The European Business Aviation Association (EBAA) is calling on the continent’s governments and legislators to support the sector throughout the coronavirus crisis, as the pandemic forces the grounding of many aircraft and risks the future of a host of firms.
In a statement released on 18 March, the EBAA says it “respects” the decision by European authorities to temporarily restrict non-essential travel in the interest of public health. However the European Commission, the EU member states (including the UK until 31 December) and Switzerland must consider “all recovery and relief measures available to ensure business continuity for operators, airports and others in the business aviation industry”, it says.
“The rapid spread of COVID-19, along with government and business-imposed travel restrictions, are having a devastating impact on the commercial aviation industry and the business aviation sector alike,” says the EBAA.
It describes the sector as “a significant contributor to the European economy, connecting three times more destinations than scheduled airlines, generating nearly €90 billion [$99 billion], and employing over 370,000 people”.
Medical flights, the EBAA argues, are the one area of the business aviation sector that should be exempt from any restrictions during this crisis, “as they help save lives”.
“On average European business aviation operates no less than 70 medical flights per day,” says the association.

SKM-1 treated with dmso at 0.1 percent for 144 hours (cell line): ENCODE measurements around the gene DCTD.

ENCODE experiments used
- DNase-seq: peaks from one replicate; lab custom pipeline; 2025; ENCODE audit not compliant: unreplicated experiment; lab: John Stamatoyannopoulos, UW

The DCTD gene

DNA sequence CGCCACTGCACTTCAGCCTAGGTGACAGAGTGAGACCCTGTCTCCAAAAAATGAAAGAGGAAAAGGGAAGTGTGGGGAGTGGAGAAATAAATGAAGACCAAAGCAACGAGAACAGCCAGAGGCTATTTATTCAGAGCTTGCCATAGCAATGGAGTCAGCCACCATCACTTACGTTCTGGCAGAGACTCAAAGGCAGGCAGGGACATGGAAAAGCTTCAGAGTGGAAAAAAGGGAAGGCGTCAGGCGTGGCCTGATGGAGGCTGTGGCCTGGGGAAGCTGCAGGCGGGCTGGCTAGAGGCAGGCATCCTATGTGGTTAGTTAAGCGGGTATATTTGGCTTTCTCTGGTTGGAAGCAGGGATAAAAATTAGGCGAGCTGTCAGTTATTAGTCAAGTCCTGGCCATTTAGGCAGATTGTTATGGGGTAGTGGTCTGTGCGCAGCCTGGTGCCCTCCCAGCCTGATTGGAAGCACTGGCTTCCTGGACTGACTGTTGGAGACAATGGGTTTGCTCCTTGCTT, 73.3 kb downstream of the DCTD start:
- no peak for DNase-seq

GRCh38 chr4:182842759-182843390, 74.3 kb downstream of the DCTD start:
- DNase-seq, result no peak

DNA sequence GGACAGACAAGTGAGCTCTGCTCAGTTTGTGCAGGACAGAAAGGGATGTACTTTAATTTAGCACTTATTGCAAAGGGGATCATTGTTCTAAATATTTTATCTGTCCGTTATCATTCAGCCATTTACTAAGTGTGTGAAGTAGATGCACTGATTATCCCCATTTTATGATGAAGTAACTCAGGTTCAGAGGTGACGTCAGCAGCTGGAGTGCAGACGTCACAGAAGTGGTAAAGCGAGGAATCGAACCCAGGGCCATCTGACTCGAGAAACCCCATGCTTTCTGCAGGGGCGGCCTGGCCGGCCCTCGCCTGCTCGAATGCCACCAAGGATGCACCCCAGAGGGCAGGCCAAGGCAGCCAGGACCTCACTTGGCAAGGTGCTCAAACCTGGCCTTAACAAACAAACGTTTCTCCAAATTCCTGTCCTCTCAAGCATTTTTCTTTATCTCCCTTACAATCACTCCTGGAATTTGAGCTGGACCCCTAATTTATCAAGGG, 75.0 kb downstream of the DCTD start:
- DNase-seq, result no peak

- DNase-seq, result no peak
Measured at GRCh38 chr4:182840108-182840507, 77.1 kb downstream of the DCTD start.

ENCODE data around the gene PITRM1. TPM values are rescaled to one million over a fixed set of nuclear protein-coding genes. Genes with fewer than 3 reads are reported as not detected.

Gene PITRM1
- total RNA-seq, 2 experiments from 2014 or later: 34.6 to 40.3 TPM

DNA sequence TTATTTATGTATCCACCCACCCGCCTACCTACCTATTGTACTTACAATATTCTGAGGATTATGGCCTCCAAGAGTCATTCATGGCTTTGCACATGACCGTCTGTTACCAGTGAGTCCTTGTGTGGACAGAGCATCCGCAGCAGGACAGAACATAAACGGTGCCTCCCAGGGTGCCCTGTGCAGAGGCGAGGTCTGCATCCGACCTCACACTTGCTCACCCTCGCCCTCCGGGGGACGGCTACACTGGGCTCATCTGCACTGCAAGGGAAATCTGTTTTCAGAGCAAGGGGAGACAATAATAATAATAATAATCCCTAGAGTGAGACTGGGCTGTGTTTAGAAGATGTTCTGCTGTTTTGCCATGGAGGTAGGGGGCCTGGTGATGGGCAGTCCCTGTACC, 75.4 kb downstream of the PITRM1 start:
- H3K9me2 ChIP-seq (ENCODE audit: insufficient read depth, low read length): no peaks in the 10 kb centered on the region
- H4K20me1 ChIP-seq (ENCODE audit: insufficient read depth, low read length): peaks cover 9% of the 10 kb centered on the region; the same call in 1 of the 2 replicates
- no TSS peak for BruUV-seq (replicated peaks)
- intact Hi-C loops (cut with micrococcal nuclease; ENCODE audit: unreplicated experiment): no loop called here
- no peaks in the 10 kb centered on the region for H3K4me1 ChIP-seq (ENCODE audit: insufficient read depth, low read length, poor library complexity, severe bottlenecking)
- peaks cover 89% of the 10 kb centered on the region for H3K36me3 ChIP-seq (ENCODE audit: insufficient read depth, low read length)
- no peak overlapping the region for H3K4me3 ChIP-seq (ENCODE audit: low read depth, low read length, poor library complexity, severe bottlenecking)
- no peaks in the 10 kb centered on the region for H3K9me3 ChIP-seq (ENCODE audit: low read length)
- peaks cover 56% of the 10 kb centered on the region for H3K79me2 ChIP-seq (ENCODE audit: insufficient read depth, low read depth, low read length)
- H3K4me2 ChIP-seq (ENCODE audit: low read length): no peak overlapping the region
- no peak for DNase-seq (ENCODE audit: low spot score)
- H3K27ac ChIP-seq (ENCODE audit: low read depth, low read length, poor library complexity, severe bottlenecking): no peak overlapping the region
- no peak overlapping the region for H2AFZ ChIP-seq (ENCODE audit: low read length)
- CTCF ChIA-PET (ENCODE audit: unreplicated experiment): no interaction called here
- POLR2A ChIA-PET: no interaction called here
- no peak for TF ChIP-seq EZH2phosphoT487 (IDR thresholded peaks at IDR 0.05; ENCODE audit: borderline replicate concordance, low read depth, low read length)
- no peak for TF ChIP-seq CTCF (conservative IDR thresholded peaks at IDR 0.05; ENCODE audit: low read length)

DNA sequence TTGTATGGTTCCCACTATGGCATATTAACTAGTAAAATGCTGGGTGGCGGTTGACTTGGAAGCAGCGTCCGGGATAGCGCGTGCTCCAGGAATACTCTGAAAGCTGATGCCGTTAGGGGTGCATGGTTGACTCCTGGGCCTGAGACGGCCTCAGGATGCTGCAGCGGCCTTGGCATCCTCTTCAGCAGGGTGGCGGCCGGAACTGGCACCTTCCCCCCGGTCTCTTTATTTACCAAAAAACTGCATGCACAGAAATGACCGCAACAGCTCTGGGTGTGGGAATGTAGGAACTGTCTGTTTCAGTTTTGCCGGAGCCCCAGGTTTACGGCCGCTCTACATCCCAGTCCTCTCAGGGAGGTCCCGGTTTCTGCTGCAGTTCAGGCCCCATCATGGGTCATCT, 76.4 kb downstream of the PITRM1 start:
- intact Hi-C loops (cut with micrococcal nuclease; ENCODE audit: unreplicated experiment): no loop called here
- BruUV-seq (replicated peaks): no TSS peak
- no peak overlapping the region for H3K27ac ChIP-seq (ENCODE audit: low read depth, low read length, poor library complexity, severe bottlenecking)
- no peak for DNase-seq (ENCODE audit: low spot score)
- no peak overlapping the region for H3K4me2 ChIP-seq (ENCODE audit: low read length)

Athar Husain Khan, secretary general of the Brussels-headquartered body says while it is still too early to fully evaluate the impact of the crisis on the sector, EBAA is receiving reports of operators’ aircraft grounded, airport closures and staff being put on leave across Europe.
“Business aviation calls on the European Commission, the Member States and Switzerland to consider all recovery and relief measures available to safeguard our members’ operational and business continuity,” says Khan. “It is critical to allow business aviation operators to return to normal operations as soon as possible so they can support the recovery of the wider economy.”
Meanwhile, In response to the crisis, Europe’s largest aircraft operator Luxaviation has launched a venture to support the struggling operator community.
The European Business Aviation Solidarity Initiative (EBASI) is designed says Luxaviation to put its administrative, financial and procurement resources “at the service of smaller operators and fellow contenders” for the next three months.
Participating companies can enjoy, the same pricing that Luxaviation gets from suppliers and can take advantage of the company’s payment terms, it says.
“This initiative allows [operators] to focus their limited resources on keeping their clients and assets safe, which is paramount to keep the industry as healthy as possible,” says Luxaviation.
.The Luxembourg-based operator, which has a worldwide fleet of around 200 aircraft, is considering rolling-out the EBASI across its network.